Jason Wilson and David Goggins Represent the Highest Forms of Healthy Masculinity for Boys and Men Everywhere.

David Goggins and Jason Wilson are showcasing another side of masculinity for a new and older generation.

Solomon Hillfleet

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Photos Courtesy of Instagram

Representation is important for us as humans. Seeing positive examples of people who resemble us increases the chance we will develop healthy outlooks on ourselves. All too often, most men grow up getting their fix from athletes and entertainers we idolized. More than likely, we saw the raw physical posturing that we associate with toxic masculinity, which overemphasizes aggression and strength instead of concentrated assertiveness.

But if we were lucky, we saw men being affectionate, stern, strong, and confident. These men who embodied what Jason Wilson calls “comprehensive manhood” were the guys we looked up to for being masculine, but also sensitive. They were fair but tough, playful, but never taken lightly. Fortunately, social media has allowed men like Jason and David Goggins to become permanent fixtures in our lives, as they use their own stories to rewrite the playbook on what it is to be a man.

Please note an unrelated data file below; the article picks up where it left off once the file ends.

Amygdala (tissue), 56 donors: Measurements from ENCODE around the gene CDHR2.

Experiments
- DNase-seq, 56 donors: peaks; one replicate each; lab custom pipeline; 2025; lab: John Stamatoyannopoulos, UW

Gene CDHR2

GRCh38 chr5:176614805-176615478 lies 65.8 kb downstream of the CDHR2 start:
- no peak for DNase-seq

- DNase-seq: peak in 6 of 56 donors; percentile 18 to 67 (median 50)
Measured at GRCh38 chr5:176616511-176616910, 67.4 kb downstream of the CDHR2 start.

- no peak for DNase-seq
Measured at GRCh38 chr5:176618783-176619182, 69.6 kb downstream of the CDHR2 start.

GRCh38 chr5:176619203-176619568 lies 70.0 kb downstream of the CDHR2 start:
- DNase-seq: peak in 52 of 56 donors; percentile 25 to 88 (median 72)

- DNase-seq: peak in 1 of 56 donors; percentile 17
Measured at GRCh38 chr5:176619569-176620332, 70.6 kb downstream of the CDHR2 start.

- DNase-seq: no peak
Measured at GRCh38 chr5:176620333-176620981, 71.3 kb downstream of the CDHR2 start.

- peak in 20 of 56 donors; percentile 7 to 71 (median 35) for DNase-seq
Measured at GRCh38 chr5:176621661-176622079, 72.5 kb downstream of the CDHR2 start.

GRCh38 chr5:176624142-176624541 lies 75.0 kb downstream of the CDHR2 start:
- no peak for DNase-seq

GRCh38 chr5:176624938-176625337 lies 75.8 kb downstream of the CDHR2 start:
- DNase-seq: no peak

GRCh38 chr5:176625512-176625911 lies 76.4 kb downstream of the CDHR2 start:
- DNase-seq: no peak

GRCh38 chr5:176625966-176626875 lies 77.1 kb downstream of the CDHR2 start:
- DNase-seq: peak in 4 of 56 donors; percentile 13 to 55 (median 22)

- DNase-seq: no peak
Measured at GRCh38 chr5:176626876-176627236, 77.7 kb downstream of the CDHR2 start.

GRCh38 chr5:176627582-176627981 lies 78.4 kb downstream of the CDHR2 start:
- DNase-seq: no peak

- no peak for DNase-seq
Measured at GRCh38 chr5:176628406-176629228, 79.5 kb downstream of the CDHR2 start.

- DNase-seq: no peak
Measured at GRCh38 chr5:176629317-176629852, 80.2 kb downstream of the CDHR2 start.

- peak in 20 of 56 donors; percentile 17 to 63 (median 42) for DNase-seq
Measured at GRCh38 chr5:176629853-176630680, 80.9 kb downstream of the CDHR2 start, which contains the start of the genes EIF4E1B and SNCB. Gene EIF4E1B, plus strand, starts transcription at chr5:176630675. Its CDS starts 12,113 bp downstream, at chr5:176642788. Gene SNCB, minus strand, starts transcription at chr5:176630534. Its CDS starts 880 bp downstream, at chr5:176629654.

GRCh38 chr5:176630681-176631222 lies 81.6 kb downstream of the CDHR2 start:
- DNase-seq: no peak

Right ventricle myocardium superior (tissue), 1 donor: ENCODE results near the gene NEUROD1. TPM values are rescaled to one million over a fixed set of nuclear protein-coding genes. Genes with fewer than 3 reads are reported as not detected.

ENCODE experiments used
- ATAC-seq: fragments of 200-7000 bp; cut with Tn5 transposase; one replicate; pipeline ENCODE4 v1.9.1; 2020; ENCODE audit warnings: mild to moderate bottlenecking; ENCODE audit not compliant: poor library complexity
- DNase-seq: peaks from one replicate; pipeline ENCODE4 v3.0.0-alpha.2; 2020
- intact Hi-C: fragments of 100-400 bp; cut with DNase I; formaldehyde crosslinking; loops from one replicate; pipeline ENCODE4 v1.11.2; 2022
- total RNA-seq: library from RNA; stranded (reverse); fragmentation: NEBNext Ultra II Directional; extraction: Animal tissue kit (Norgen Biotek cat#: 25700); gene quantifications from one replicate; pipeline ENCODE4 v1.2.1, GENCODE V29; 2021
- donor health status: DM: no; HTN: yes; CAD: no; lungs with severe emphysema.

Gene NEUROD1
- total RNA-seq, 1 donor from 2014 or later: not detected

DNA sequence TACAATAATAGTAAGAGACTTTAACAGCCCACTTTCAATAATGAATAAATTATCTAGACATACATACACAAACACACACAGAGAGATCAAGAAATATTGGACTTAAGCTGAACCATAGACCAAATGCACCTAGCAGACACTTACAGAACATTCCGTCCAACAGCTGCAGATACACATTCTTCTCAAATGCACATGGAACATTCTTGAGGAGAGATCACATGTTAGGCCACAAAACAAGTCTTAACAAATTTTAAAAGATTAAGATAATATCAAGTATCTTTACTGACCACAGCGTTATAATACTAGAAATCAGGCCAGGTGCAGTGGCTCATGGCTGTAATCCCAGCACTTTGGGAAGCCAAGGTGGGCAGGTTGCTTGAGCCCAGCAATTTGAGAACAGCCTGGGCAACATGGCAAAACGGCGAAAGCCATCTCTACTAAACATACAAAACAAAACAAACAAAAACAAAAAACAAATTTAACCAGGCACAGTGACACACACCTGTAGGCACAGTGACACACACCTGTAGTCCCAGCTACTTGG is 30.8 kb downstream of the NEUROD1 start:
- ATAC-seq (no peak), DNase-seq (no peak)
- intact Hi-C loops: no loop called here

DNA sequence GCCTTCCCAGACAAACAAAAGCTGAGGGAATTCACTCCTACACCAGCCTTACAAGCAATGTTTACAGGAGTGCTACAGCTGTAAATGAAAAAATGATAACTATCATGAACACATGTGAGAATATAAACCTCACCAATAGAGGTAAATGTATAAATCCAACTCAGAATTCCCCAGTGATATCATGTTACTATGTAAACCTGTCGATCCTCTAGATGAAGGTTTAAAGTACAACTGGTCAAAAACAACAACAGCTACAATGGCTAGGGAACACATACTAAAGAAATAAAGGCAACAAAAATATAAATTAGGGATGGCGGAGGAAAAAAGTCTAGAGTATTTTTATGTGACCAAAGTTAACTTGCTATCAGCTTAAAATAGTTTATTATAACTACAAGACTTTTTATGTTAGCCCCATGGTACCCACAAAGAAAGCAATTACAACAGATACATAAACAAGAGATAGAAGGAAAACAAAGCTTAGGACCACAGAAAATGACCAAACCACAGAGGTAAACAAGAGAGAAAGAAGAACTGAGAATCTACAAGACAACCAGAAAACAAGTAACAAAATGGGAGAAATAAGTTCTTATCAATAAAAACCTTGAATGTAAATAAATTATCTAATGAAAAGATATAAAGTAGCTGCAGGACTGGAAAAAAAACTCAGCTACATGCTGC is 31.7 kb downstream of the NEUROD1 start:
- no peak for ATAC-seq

My first introduction to both David Goggins and Jason Wilson came from social media. I saw David Goggins on Tom Bilyeu’s show Impact Theory and not long after listened to his audiobook in his life. Most people who read it can attest to how honest, raw, and brutal his story is, but for me, what stuck with me was how comfortable David is with acknowledging his own weaknesses. Here is someone universally regarded as the toughest guy on the planet, yet even he can acknowledge how tempted he and other men are to promote false images of coolness and care.

Goggins’ commitment to hard work reshaped my ideas on what being a man entails. With Jason, I saw one of his videos from his martial arts studio, the Cave of Adullam. Seeing how he greeted and coached his students through one of their drills reminded me of positive interactions I had with my martial arts coach back in the day. All too often, boys and in particular black boys find themselves forced to wear the mask of hyper-masculinity, hiding their emotions out of fear of judgment. Seeing both men embody the healthiest aspects of masculinity…

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Solomon Hillfleet

Avid reader, writer. Man of Alpha. Educator. Coach. Wisdom of Solomon. Follow me @samuelhwright.com